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Wromas v. Cruz

United States District Court, M.D. Florida, Fort Myers Division

May 31, 2018

KEITH WROMAS, JR., Plaintiff,
v.
WILLIAM E. CRUZ and FNU MATTOX, Sergeant, Defendants.

          ORDER

          JOHN E. STEELE SENIOR UNITED STATES DISTRICT JUDGE.

         This matter comes before the Court on Pro Se Plaintiff's Motion for a Clerk's Default (Doc. 76) filed on May 4, 2018, and Pro Se Plaintiff's Motion for Default Judgment (Doc. 78) filed on May 4, 2018. On May 11, 2018, Counsel for Defendant William Cruz made a special appearance in response (Doc. 80) arguing the motions for default should be denied because Cruz was never served in this matter.

         I.

         On September 18, 2017, summons was returned unexecuted as to Defendant Cruz because he no longer worked at that facility.[1] (Doc. 27). The special appointee provided a forwarding address for Defendant Cruz at DeSoto Correctional Institute (DeSoto CI). Service was executed on the special appointee at DeSoto CI on September 28, 2017. The special appointee returned service unexecuted because Defendant Cruz was no longer employed at DeSoto CI. (Doc. 36). No. forwarding address was provided after the September 28, 2017 service. On October 12, 2017, the Department of Corrections (DOC) provided the Court with Defendant Cruz's current address. (Doc. 41). However, there is no entry on the docket sheet showing that Defendant Cruz was ever served with Plaintiff's complaint.

         II.

         Under Fed.R.Civ.P. 55(a), “[w]hen a party against whom a judgment for affirmative relief is sought has failed to plead or otherwise defend, and that failure is shown by affidavit or otherwise, the clerk must enter the party's default.” However, prior to directing the Clerk to enter a default, the Court must first determine whether Plaintiff properly effected service of process. ONPOWER, Inc. v. United Power Line Contractors, LLC, No. 2:15-cv-796-FTM-99MRM, 2016 WL 9049315, at *1 (M.D. Fla. Mar. 14, 2016) (citing Chambers v. Halsted Fin. Servs., LLC, 2014 WL 3721209, at *1 (M.D. Fla. July 28, 2014)). Plaintiff has the burden of establishing effective service of process. See Zamperla, Inc. v. S.B.F. S.R.L, 2014 WL 1400641, at *1 (M.D. Fla. Apr. 10, 2014).

         III.

         Defendant Cruz argues the motions for default should be denied and the case against him should be dismissed in accordance with Fed. R. Civ. 4(m) because he has not been served. Pursuant to Rule 55(a), Federal Rules of Civil Procedure, “[w]hen a party against whom a judgment for affirmative relief is sought has failed to plead or otherwise defend, and that failure is shown by affidavit or otherwise, the clerk must enter the party's default.” Similarly, Middle District of Florida Local Rule 1.07(b) provides:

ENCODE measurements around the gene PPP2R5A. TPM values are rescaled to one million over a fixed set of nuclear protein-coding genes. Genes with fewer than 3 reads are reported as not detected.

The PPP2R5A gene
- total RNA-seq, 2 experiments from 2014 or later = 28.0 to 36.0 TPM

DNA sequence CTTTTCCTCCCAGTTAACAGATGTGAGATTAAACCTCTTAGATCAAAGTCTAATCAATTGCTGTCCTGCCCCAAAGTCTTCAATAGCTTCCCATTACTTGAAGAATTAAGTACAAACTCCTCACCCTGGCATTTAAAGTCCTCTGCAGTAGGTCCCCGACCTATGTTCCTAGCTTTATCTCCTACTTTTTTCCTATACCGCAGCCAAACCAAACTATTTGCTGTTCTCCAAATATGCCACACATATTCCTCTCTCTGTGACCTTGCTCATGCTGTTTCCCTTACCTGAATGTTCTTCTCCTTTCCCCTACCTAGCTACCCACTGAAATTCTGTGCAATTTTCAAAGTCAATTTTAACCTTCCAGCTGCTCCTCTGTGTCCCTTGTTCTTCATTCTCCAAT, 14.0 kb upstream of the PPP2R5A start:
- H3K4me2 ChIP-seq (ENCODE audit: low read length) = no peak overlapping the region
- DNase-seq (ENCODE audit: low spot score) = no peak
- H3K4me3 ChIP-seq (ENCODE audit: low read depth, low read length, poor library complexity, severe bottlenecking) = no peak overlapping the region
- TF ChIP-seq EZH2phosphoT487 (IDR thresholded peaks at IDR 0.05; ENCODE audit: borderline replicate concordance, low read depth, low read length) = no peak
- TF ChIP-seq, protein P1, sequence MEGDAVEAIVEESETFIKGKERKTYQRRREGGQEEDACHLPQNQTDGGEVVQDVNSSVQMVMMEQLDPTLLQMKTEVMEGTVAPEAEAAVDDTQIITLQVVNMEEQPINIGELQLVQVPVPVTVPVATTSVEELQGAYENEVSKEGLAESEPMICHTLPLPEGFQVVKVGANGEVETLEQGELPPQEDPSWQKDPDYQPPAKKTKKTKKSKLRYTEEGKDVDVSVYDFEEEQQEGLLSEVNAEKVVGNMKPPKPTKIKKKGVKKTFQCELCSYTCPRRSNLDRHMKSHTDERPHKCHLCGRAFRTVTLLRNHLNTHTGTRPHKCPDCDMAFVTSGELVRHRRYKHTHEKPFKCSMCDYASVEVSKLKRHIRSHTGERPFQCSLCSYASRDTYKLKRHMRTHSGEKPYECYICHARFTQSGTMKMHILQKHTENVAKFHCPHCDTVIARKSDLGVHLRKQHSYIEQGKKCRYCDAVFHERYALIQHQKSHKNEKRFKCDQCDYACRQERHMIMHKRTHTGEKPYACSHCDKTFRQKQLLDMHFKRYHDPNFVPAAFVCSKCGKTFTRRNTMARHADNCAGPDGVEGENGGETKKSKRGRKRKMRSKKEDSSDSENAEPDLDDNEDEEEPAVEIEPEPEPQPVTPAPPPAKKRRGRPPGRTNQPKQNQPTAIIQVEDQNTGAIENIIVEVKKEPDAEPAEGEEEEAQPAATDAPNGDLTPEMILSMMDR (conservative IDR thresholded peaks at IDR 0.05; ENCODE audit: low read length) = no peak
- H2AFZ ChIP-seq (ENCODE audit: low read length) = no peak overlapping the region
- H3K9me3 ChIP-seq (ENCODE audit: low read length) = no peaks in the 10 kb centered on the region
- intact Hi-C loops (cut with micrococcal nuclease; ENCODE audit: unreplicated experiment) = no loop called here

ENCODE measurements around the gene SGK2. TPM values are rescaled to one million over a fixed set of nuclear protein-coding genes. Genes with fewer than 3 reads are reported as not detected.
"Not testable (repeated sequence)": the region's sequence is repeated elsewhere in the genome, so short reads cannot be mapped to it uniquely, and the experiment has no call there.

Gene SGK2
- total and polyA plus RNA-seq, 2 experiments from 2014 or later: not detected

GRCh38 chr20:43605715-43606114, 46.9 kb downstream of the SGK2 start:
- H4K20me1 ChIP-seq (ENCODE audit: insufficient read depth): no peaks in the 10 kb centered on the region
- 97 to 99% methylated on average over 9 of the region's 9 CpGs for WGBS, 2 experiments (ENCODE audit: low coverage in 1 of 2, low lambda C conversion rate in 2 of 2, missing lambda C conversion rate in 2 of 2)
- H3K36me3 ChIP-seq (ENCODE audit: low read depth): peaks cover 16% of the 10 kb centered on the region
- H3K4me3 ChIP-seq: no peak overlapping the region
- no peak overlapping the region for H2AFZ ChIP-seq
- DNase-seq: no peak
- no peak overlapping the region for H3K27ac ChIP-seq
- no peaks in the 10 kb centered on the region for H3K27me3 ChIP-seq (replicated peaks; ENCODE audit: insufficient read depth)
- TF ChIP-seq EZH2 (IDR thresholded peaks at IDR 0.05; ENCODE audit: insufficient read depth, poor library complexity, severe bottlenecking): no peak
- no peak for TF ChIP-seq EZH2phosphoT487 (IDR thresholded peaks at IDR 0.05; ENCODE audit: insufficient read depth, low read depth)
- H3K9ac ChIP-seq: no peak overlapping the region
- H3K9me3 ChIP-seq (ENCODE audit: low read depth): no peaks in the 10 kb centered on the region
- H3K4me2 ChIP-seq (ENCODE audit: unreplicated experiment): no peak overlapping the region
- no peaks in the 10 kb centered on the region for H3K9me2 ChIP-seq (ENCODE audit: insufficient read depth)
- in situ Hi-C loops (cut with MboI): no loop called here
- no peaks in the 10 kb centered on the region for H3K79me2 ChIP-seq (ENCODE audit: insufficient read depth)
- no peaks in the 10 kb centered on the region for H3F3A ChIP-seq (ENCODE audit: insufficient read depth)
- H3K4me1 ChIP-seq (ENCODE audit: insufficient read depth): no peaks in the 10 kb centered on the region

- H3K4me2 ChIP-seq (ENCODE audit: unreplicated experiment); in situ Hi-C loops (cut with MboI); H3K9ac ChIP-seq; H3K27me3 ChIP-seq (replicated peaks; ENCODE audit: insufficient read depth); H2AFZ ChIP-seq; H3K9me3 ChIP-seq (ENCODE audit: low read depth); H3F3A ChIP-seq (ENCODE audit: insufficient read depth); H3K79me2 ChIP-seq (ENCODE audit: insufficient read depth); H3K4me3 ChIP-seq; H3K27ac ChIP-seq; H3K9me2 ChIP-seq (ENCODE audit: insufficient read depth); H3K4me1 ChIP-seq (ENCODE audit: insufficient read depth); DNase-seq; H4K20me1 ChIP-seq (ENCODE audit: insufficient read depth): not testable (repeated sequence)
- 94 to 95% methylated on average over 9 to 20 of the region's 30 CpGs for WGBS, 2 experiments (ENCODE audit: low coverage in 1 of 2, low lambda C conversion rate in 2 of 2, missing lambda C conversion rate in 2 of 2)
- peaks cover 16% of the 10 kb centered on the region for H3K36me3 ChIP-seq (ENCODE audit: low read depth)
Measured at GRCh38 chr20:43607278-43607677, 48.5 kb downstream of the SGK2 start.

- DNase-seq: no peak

When service of process has been effected but no appearance or response is made within the time and manner provided by Rule 12, Fed. R. Civ. P., the party effecting service shall promptly apply to the Clerk for entry of default pursuant to Rule 55(a), Fed. R. Civ. P.

         M.D. Fla. R. 1.07(b). Prior to directing the Clerk to enter a default, the Court must first determine whether Plaintiff properly effected service of process. Those Certain Underwriters at Lloyd's, London v. Gone Country Motor Sports, Inc., No. 2:15-CV-669-FTM-38CM, 2016 WL 3344846, at *1 (M.D. Fla. June 15, 2016) (citing United States v. Donald, No. 3:09-cv-147-J-32HTS, 2009 WL 1810357, at *1 (M.D. Fla. June 24, 2009). Plaintiff's Motion for a clerk's default is denied because the record shows that Defendant Cruz has never been served.

         Moreover, a default judgment under Fed.R.Civ.P. 55(b) may not be entered if a clerk's default has not first been entered. Brantley v. Drug Enf't Admin., No. 2:12-CV-361-FTM-99, 2012 WL 6015591, at *1 (M.D. Fla. Dec. 3, 2012) (citing ABS-SOS Plus Partners Ltd. v. Vein Assocs. of Am., Inc., WL 5191701 * 1-2 (M.D. Fla. Dec. 10, 2008) (holding that a district court may enter a default judgment against a properly served defendant who fails to defend or otherwise appear pursuant to Federal Rule of Civil Procedure 55(b)(2)). The Court notes that a clerk's default has not been entered against Defendant Cruz nor has he been properly served. Therefore, a default judgment would be improper at this time. Brantley v. DEA, 2012 WL 6015591 *1 (M.D. Fla. Dec. 3, 2012).

         While Defendant Cruz moves the Court to dismiss the claims against him for lack of service, circumstances exist beyond Plaintiff's control that prevented Defendant Cruz from being served. Under Fed.R.Civ.P. 4(m) the Court at its discretion can extend time for service even if there is not good cause to do so. Horenkamp v. Van Winkle & Co., Inc., 402 F.3d 1129, 1131-32 (11th Cir. 2005). Consequently, since circumstances beyond Plaintiff's control prevented service on Defendant Cruz, the Court will allow additional time to effectuate service against Cruz.

         Accordingly, ...


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